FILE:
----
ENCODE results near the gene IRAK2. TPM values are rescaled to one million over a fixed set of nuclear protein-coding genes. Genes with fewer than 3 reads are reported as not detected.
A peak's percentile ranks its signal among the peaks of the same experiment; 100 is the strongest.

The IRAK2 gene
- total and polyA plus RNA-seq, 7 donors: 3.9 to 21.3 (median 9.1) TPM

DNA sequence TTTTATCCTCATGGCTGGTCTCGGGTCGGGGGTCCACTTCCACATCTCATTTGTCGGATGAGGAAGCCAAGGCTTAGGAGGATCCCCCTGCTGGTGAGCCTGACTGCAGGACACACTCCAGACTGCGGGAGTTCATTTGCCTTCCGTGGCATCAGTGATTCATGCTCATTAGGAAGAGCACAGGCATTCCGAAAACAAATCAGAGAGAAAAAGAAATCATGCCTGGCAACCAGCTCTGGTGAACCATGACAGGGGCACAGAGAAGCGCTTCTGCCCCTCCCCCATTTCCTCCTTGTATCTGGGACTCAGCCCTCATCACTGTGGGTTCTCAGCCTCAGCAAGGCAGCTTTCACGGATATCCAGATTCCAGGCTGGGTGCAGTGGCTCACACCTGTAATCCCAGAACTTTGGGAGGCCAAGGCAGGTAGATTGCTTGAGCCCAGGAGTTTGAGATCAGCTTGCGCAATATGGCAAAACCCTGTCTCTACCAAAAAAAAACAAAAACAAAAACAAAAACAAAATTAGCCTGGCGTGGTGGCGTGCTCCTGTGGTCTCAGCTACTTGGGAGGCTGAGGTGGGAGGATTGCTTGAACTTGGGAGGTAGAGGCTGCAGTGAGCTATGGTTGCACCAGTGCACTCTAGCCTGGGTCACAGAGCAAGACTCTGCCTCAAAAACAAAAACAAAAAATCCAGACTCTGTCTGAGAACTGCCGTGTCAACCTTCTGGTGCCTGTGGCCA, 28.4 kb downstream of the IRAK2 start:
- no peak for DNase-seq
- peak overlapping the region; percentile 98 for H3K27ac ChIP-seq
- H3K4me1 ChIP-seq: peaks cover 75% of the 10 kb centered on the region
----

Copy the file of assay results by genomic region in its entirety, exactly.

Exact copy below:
ENCODE results near the gene IRAK2. TPM values are rescaled to one million over a fixed set of nuclear protein-coding genes. Genes with fewer than 3 reads are reported as not detected.
A peak's percentile ranks its signal among the peaks of the same experiment; 100 is the strongest.

The IRAK2 gene
- total and polyA plus RNA-seq, 7 donors: 3.9 to 21.3 (median 9.1) TPM

DNA sequence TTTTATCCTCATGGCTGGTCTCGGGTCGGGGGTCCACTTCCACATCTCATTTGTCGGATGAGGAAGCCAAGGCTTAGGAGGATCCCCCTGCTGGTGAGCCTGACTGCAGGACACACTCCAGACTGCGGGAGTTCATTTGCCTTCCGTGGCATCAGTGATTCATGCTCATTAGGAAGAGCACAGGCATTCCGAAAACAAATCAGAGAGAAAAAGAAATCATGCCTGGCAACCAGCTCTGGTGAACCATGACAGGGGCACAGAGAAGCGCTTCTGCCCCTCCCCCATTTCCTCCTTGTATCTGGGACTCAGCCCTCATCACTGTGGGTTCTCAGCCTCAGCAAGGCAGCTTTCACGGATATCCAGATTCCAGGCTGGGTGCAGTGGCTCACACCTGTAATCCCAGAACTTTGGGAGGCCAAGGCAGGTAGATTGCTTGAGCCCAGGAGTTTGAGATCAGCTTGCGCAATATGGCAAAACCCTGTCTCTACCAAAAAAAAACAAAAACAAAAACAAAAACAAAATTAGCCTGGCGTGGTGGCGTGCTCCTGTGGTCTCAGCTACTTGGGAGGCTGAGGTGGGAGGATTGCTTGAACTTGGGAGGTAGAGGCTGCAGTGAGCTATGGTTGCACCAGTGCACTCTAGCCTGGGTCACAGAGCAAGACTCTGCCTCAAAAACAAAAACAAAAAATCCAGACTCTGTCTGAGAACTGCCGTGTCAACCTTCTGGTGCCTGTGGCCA, 28.4 kb downstream of the IRAK2 start:
- no peak for DNase-seq
- peak overlapping the region; percentile 98 for H3K27ac ChIP-seq
- H3K4me1 ChIP-seq: peaks cover 75% of the 10 kb centered on the region